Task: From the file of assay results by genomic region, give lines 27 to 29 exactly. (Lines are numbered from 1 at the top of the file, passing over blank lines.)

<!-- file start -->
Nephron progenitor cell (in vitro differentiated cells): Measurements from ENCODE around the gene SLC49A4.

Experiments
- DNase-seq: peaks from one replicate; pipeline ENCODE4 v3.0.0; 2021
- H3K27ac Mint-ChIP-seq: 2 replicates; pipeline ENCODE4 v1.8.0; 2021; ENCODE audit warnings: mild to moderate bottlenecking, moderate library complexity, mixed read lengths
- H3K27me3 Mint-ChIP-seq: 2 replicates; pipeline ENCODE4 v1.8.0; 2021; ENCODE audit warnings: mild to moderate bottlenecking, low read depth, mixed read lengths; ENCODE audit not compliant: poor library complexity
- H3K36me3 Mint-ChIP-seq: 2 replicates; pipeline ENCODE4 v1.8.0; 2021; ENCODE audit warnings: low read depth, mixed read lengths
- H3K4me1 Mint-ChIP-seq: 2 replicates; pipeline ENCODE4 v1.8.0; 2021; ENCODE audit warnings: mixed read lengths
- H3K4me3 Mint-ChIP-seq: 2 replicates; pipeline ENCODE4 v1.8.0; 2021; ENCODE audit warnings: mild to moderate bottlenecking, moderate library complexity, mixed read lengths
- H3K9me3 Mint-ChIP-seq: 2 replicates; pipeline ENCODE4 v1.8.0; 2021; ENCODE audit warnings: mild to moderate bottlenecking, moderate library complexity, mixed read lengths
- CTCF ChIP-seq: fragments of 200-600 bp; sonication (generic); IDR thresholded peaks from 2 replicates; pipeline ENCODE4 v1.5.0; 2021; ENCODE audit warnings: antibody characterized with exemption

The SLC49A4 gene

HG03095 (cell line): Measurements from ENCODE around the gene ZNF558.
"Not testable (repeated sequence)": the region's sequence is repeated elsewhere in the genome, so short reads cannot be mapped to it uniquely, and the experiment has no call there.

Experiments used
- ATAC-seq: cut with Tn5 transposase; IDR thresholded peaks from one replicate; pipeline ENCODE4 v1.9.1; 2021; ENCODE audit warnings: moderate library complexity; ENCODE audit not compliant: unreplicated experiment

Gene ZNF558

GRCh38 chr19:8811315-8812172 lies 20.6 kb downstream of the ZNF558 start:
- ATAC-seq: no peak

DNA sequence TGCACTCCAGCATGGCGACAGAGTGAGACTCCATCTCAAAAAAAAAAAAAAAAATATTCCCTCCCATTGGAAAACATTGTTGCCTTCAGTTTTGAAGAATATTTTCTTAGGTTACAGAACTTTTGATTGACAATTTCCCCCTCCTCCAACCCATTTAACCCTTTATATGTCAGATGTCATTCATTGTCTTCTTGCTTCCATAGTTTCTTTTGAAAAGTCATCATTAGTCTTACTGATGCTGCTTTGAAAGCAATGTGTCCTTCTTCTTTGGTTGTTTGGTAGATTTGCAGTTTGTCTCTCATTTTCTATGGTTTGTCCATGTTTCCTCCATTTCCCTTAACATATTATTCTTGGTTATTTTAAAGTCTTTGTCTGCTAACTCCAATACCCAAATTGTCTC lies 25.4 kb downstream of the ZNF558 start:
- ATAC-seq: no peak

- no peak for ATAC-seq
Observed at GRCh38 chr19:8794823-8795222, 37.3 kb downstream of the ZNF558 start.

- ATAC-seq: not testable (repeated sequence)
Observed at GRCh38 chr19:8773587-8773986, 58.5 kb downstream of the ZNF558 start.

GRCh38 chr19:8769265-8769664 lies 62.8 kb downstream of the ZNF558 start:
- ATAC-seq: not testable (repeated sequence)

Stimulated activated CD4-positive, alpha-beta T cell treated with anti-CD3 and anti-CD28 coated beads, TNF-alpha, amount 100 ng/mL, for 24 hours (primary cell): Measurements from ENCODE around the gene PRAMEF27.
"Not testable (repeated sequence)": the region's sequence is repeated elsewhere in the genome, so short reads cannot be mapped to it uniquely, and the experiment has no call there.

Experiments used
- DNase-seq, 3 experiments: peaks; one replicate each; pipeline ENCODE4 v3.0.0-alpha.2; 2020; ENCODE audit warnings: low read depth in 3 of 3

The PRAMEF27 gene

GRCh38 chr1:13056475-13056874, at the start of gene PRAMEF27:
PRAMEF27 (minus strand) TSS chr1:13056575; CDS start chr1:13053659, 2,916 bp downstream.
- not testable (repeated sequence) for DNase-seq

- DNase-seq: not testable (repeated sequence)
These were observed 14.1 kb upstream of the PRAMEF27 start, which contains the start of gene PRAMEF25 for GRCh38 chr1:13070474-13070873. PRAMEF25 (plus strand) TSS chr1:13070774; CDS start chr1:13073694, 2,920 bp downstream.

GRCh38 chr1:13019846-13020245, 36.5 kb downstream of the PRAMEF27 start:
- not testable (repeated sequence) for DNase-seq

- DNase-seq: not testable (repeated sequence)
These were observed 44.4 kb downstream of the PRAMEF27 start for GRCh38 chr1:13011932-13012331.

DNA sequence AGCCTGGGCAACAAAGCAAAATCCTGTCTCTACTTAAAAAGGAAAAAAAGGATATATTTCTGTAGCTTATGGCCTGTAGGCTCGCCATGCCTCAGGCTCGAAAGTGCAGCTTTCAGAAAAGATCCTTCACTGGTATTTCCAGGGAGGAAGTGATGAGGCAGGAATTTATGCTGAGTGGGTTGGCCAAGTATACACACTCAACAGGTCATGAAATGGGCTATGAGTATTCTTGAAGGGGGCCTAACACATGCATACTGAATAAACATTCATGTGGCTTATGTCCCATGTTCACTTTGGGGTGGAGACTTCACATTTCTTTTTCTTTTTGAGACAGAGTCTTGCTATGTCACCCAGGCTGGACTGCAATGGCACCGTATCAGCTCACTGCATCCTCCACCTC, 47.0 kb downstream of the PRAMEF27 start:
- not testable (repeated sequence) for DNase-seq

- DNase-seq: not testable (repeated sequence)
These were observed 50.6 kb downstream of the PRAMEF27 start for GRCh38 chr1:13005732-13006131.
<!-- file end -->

Stimulated activated CD4-positive, alpha-beta T cell treated with anti-CD3 and anti-CD28 coated beads, TNF-alpha, amount 100 ng/mL, for 24 hours (primary cell): Measurements from ENCODE around the gene PRAMEF27.
"Not testable (repeated sequence)": the region's sequence is repeated elsewhere in the genome, so short reads cannot be mapped to it uniquely, and the experiment has no call there.

Experiments used